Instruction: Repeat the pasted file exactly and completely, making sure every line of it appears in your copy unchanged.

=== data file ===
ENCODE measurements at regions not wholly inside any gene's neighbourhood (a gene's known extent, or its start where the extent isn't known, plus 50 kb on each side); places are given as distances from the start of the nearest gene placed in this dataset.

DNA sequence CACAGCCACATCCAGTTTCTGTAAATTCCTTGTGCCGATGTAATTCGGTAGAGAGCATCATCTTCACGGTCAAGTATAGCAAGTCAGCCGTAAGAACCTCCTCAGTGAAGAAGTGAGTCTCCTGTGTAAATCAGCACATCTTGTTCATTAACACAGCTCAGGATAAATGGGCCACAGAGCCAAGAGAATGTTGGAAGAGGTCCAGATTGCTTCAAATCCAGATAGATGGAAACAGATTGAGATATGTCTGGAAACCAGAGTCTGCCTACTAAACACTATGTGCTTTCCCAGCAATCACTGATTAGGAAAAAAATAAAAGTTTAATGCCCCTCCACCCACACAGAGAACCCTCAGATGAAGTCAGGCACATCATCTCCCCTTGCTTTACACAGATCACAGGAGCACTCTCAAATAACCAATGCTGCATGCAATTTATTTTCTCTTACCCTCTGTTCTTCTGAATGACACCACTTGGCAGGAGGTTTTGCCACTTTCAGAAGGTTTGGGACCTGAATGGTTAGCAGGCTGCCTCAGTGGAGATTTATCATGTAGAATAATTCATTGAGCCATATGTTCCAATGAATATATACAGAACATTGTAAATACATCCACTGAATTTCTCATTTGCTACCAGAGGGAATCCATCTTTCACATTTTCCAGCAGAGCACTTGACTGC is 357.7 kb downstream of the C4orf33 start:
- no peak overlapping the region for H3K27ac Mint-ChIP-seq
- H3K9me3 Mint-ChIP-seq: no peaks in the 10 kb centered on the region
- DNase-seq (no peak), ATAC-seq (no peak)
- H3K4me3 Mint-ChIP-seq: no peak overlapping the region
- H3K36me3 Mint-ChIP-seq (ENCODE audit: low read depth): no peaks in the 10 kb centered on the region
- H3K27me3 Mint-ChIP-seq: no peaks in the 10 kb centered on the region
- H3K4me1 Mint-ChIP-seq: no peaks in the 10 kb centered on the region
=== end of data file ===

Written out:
ENCODE measurements at regions not wholly inside any gene's neighbourhood (a gene's known extent, or its start where the extent isn't known, plus 50 kb on each side); places are given as distances from the start of the nearest gene placed in this dataset.

DNA sequence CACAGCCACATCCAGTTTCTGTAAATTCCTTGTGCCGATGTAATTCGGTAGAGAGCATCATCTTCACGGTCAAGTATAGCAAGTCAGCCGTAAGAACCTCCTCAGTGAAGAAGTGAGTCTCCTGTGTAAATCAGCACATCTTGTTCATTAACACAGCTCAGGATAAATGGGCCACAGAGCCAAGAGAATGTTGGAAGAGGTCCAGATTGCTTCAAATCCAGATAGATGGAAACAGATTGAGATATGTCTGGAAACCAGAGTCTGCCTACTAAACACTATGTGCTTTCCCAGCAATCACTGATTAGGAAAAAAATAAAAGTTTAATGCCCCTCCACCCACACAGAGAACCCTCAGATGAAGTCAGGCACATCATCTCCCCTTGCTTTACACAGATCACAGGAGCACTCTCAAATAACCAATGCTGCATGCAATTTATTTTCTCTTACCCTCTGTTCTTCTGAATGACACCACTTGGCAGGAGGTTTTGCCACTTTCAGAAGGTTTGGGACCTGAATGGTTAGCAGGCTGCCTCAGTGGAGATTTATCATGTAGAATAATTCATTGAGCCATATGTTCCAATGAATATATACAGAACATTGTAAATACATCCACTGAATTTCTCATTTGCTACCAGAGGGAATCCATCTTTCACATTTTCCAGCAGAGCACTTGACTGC is 357.7 kb downstream of the C4orf33 start:
- no peak overlapping the region for H3K27ac Mint-ChIP-seq
- H3K9me3 Mint-ChIP-seq: no peaks in the 10 kb centered on the region
- DNase-seq (no peak), ATAC-seq (no peak)
- H3K4me3 Mint-ChIP-seq: no peak overlapping the region
- H3K36me3 Mint-ChIP-seq (ENCODE audit: low read depth): no peaks in the 10 kb centered on the region
- H3K27me3 Mint-ChIP-seq: no peaks in the 10 kb centered on the region
- H3K4me1 Mint-ChIP-seq: no peaks in the 10 kb centered on the region